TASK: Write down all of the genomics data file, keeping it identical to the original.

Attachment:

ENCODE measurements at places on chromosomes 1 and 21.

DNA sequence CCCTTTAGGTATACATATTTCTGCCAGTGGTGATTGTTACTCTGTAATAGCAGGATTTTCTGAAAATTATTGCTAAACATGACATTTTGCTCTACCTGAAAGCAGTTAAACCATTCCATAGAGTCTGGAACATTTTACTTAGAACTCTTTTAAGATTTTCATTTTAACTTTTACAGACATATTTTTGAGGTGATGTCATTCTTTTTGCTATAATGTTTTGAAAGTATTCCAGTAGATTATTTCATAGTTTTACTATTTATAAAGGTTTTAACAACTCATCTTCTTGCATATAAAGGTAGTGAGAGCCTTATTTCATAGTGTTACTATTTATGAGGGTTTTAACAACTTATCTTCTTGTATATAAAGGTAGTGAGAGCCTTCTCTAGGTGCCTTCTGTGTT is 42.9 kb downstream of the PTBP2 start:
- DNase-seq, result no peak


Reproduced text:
ENCODE measurements at places on chromosomes 1 and 21.

DNA sequence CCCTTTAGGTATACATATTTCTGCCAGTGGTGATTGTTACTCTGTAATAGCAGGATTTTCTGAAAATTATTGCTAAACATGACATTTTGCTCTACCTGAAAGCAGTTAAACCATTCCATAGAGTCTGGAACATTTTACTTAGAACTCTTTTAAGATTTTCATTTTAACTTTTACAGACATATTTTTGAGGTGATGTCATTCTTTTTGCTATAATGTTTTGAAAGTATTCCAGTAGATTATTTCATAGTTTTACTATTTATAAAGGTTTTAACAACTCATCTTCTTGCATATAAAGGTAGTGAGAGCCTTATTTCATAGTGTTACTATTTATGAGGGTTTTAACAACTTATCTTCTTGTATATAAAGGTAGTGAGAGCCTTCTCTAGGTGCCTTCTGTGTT is 42.9 kb downstream of the PTBP2 start:
- DNase-seq, result no peak